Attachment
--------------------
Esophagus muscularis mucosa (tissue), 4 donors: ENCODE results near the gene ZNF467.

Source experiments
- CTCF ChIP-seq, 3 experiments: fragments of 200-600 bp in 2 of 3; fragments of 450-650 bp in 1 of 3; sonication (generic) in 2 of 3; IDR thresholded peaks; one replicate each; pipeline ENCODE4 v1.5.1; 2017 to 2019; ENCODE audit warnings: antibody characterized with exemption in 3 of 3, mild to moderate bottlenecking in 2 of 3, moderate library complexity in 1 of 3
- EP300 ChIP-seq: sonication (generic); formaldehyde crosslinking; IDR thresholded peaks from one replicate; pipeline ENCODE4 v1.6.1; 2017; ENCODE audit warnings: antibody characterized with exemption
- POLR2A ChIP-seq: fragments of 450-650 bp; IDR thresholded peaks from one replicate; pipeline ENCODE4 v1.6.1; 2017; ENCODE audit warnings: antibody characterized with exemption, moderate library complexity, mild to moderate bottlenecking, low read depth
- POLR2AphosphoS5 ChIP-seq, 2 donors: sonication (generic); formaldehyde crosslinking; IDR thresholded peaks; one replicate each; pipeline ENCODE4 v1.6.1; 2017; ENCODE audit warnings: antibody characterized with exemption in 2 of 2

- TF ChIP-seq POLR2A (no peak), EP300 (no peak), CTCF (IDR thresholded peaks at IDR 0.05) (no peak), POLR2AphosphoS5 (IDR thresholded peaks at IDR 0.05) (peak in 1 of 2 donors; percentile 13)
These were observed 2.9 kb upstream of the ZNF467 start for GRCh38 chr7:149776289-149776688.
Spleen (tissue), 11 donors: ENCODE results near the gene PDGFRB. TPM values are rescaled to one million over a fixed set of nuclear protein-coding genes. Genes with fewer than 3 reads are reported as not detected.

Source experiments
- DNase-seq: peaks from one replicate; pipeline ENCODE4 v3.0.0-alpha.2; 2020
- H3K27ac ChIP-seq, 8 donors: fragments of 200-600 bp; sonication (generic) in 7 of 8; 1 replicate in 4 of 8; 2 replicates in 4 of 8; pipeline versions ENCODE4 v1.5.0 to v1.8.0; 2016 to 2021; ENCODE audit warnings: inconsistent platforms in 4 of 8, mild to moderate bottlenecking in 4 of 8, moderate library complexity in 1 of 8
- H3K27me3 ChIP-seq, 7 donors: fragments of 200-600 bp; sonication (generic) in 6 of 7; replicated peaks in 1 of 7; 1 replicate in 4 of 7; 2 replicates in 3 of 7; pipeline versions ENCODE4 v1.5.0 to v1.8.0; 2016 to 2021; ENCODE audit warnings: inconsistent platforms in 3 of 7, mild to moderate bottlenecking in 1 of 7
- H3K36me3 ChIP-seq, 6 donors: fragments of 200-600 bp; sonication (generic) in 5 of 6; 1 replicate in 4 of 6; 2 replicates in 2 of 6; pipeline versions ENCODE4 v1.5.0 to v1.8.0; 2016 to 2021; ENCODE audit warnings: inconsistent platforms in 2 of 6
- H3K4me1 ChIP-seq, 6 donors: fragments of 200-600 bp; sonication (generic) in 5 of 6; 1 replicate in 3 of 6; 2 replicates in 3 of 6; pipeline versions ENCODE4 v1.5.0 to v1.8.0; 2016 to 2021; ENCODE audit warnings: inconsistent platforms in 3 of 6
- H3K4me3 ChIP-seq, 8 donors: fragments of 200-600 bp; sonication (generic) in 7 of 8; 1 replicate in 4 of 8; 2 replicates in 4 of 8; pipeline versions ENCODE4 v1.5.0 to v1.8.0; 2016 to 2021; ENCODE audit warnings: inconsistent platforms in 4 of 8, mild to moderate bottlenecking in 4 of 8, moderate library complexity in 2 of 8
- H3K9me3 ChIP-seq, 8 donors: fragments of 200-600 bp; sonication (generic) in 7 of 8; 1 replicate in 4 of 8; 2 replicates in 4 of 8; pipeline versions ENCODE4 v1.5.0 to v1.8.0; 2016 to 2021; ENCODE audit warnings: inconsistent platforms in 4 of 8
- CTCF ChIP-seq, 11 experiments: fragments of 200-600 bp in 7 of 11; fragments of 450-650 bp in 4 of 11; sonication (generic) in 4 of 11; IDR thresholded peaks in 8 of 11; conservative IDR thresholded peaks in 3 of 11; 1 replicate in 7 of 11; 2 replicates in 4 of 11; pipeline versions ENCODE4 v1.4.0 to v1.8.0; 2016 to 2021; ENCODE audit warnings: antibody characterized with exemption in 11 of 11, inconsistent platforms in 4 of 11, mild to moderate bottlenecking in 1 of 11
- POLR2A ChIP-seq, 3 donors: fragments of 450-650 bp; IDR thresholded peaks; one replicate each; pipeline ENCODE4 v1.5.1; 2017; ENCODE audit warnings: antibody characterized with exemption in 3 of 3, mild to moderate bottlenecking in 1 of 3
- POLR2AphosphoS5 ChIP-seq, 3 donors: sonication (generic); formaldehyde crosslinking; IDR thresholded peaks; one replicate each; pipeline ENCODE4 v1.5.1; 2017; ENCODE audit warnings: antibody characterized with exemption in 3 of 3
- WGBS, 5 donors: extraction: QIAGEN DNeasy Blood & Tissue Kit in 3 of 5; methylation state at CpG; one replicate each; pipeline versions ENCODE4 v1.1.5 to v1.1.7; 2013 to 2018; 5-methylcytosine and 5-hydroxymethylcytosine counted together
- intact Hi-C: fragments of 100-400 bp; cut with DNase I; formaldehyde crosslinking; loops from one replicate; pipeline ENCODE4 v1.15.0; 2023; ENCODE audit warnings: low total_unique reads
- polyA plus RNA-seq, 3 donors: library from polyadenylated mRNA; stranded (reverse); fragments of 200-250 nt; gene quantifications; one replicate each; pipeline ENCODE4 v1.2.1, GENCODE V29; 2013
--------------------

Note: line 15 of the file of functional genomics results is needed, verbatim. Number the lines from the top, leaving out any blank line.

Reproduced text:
- H3K4me1 ChIP-seq, 6 donors: fragments of 200-600 bp; sonication (generic) in 5 of 6; 1 replicate in 3 of 6; 2 replicates in 3 of 6; pipeline versions ENCODE4 v1.5.0 to v1.8.0; 2016 to 2021; ENCODE audit warnings: inconsistent platforms in 3 of 6